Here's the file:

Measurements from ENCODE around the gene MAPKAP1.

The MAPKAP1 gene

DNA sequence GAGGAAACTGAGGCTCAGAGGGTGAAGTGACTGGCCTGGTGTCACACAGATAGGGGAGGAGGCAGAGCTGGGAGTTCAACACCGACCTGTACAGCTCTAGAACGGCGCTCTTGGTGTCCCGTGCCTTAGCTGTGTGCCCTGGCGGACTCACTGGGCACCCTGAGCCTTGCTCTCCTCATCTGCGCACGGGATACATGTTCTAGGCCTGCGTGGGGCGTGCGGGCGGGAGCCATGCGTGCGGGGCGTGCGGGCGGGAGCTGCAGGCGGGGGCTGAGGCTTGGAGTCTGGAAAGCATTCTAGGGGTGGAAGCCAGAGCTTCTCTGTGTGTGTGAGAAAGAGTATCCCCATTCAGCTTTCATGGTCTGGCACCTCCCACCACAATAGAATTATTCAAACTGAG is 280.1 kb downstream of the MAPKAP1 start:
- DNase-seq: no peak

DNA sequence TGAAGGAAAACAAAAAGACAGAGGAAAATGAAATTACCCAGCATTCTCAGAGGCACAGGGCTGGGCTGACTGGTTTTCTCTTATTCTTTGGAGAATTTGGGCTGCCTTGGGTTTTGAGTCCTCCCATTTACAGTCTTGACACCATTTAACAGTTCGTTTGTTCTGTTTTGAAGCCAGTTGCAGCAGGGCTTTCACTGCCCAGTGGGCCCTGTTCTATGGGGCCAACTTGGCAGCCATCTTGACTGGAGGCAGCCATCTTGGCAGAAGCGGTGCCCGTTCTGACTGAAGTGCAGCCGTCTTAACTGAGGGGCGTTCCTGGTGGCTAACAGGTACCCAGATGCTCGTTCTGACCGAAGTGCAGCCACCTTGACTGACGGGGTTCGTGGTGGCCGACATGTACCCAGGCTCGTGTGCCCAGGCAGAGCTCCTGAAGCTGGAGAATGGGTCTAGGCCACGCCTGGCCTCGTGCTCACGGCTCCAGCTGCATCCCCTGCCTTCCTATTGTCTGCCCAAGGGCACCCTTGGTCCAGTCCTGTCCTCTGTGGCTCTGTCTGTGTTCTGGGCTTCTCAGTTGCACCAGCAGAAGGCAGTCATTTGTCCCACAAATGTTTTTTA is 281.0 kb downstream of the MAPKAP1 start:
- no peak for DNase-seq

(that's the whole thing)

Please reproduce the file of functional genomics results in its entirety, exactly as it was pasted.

Measurements from ENCODE around the gene MAPKAP1.

The MAPKAP1 gene

DNA sequence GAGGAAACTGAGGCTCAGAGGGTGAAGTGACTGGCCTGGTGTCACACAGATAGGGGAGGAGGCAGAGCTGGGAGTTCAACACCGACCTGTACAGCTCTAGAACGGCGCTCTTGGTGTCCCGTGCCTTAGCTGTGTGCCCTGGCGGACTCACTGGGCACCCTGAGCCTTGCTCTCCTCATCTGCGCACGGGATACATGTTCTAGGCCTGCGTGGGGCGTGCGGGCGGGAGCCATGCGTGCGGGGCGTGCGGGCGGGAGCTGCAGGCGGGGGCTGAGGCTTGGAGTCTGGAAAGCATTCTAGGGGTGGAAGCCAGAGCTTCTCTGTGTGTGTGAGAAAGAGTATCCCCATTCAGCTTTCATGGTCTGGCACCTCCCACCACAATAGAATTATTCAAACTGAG is 280.1 kb downstream of the MAPKAP1 start:
- DNase-seq: no peak

DNA sequence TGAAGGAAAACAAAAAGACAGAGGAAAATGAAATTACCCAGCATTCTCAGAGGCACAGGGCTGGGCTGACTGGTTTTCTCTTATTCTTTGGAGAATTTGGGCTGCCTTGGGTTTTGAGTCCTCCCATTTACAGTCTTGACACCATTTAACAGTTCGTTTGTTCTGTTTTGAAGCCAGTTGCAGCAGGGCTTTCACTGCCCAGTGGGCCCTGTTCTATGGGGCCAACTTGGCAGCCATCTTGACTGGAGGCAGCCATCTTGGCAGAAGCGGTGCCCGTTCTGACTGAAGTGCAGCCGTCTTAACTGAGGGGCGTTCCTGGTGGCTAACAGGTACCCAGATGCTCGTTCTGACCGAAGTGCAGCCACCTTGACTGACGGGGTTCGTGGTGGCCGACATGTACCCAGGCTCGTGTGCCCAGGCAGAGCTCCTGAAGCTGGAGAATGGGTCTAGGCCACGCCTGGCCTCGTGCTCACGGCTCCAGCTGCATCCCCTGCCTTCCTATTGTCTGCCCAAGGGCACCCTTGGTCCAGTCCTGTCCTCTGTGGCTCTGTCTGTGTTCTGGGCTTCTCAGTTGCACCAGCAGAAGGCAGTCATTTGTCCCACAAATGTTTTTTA is 281.0 kb downstream of the MAPKAP1 start:
- no peak for DNase-seq